Focus on your positive attributes |

Focus on your positive attributes

Neil RosenthalVail CO, Colorado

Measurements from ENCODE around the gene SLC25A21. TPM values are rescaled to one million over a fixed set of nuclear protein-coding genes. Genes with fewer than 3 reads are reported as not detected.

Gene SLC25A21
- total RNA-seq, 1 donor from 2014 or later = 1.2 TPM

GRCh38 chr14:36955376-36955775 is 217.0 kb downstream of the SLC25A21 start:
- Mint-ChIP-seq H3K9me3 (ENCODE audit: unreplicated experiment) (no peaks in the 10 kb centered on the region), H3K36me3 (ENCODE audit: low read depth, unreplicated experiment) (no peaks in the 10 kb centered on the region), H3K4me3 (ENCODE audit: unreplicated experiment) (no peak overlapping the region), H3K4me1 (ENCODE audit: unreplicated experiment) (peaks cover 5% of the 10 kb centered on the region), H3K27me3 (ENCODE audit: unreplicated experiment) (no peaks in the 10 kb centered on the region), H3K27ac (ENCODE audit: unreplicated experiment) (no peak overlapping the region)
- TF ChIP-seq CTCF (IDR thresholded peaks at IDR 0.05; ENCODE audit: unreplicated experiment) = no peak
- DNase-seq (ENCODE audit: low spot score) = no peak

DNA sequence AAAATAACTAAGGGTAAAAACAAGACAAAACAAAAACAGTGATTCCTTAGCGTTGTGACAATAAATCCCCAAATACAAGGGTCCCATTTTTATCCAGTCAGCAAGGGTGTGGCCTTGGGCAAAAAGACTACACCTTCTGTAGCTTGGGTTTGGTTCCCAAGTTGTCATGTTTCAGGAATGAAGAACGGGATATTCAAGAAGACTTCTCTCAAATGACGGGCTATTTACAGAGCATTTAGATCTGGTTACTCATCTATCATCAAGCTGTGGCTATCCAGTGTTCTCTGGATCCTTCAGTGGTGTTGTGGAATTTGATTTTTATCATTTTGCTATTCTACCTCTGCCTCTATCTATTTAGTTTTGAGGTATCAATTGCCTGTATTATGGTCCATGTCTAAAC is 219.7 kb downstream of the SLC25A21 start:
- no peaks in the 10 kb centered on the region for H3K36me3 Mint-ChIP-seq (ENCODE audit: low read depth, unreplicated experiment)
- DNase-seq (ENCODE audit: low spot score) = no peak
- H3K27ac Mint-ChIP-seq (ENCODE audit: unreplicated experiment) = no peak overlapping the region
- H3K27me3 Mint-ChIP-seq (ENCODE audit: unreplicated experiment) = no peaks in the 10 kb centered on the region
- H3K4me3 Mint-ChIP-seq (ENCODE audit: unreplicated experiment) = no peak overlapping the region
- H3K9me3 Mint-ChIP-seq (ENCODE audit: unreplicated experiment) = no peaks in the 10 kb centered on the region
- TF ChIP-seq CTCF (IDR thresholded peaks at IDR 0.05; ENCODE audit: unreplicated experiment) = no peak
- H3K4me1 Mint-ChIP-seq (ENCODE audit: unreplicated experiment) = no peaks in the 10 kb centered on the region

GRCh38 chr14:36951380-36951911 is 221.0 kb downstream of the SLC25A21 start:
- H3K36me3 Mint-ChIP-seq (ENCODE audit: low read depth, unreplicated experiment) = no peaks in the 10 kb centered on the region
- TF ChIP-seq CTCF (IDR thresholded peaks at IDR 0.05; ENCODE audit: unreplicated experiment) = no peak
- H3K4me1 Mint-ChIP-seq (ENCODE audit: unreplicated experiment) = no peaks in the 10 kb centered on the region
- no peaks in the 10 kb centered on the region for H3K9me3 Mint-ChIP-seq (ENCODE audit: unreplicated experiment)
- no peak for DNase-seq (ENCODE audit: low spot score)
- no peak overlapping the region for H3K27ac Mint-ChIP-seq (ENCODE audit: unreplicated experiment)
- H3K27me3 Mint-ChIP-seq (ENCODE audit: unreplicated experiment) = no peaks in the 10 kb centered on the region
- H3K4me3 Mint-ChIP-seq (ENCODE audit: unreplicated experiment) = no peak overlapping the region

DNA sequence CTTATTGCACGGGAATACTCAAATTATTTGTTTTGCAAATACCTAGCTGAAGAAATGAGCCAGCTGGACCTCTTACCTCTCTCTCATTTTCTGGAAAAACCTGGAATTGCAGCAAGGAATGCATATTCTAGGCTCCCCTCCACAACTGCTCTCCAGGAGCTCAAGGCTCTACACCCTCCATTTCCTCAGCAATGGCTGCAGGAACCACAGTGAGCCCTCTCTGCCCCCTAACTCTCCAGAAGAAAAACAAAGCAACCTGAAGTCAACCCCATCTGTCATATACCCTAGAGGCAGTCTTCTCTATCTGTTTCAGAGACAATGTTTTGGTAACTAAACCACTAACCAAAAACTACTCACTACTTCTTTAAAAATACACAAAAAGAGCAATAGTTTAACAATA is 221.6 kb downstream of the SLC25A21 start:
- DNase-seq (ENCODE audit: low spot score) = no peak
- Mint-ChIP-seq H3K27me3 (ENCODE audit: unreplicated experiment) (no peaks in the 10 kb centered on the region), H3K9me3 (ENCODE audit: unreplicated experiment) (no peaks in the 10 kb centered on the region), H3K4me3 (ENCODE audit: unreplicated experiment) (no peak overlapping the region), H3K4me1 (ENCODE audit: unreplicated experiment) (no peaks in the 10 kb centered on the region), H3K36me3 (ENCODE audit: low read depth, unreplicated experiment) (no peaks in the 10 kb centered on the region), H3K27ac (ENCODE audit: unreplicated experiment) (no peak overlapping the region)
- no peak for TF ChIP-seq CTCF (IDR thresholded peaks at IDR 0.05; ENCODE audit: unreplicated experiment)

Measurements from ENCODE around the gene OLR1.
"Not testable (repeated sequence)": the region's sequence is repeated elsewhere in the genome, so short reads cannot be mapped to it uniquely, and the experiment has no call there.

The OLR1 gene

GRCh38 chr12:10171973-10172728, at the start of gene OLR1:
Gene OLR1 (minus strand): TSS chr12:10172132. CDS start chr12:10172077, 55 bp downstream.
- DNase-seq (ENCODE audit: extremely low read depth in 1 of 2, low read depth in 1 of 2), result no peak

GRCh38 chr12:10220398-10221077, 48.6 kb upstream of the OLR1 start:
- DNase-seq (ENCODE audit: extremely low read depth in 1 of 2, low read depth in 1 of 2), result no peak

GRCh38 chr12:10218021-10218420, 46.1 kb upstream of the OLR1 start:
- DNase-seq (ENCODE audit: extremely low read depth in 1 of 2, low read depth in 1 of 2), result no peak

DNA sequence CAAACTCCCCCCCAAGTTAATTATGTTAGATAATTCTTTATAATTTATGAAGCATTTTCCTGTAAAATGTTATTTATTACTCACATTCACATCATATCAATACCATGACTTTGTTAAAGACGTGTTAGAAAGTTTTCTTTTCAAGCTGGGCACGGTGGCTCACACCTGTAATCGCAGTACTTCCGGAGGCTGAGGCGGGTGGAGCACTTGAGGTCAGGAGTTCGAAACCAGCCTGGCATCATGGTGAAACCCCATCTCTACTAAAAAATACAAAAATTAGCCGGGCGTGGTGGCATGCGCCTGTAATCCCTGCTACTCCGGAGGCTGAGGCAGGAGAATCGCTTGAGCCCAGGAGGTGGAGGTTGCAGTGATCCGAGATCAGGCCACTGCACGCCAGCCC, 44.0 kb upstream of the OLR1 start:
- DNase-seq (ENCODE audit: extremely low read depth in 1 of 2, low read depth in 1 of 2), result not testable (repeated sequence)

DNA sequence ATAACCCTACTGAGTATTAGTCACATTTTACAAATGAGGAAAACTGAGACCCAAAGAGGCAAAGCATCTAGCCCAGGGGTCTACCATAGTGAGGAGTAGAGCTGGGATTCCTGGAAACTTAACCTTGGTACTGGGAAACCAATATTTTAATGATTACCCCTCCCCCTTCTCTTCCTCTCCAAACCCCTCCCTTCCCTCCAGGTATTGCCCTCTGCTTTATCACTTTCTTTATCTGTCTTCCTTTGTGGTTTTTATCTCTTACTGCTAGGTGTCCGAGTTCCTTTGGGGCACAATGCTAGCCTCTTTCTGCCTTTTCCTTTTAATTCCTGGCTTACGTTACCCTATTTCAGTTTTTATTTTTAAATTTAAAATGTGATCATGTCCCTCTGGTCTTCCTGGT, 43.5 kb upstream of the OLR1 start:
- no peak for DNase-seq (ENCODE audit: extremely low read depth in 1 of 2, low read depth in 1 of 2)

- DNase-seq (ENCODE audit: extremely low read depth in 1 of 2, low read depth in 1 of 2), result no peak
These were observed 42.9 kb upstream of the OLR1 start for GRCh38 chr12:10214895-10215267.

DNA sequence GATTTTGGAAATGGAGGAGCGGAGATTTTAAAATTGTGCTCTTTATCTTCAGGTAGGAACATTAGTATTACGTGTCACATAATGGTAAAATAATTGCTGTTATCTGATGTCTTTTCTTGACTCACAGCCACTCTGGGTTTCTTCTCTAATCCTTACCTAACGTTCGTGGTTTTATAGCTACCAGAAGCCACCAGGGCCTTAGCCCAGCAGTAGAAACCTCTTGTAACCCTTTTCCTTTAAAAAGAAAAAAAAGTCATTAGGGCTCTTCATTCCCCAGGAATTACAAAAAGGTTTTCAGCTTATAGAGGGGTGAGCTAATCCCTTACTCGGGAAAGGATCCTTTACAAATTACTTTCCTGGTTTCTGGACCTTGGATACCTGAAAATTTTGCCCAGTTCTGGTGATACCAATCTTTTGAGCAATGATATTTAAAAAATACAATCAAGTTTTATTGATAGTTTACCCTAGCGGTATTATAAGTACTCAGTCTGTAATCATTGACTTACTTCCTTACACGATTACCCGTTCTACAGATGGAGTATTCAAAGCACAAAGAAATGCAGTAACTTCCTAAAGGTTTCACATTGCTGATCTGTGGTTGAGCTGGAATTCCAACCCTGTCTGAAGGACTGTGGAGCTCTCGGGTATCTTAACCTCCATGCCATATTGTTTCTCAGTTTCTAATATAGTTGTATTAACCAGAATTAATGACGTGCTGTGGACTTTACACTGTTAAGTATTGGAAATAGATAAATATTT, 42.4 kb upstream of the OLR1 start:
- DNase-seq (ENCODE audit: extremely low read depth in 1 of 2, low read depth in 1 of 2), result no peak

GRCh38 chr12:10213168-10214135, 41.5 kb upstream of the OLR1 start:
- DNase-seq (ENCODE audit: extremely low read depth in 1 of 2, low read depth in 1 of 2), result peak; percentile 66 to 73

Editors note: This is the first of a two-part series. If you are like most of us, you focus most of your personal attention on your problems and your challenges on the things that arent going so well in your life. Things such as relationship troubles, financial worries, career stumbles or dead-ends, gaining too much weight and health challenges, to name a few.When do you take time to focus on whats right; on what makes you feel happy, content, satisfied and joyful? We celebrate occasions: birthdays, births, weddings, housewarmings and promotions. But how about celebrating a year of good sex? The risks you took that worked out well? Paying another year off on your mortgage? That despite your medical challenges, you are still alive and kicking?In truth, you are still as creative, as brave, as precocious, as self-confident as you were when you were two, or 10, or 20. If you look carefully at yourself, you will see that your natural gifts and attributes still shine through. The following questions come from Carlene and Carolyn Deroos book Whats Right With Me? and they will help you to rediscover your gifts and attributes, and to look at your life with kindness and curiosity. Write your answers as extensively and as in depth as you can to the following questions: What two things do you secretly believe you are good at but never tell anyone? Are you a great kisser, for instance? Good at math or driving around curves? What have you invested time in exploring? (Nutrition? The mountains? Sailing? Spirituality? Child-rearing?) What have you worked very hard for? What aspects of you do others appreciate? (Are people amazed at your patience or your humor?) Think of a time that you said yes to something that you wanted, even if it meant some sacrifice or complication. Write down one physical activity that you are good at. (You can call yourself a good swimmer even if you havent been in a pool for years.) Recall a creative capability. (Do you make crafts? Cultivate a garden? Paint? Raise children?) Record a social skill that you possess. (Are you good at staying in touch with friends or putting people at ease?) Which self-care activities do you do? (Do you exercise regularly? Do you get therapy when you need it?) Think of a risk you took that paid off. Write about one bad habit that you have that someone else has appreciated. (This should be something that is not injurious to you or others.) Look back on a compassionate act or a moment of understanding toward yourself or another. What did you do? What enabled you to do it? When have you surprised yourself with your own courage? Recall some accomplishment from your different stages of life. What made you feel like you were good at something from your teenage years? As a young adult? From mid-life? As an older adult? What did you like about yourself at different ages, both when you were at that age and upon reflection now? As a child? As a teenager? During your 20s? As a person in mid-life? As an older adult? What did you do to survive a difficult time? What skills do you use to get through adversity? What do you like about yourself now that was hard to like in the past? What have you gained from a childhood challenge? What are the best decisions you have made?Neil Rosenthal is a licensed marriage and family therapist in Denver and Boulder, specializing in how people strengthen their intimate relationships. He can be reached at 303- 758-8777, or e-mail him from his Web site,

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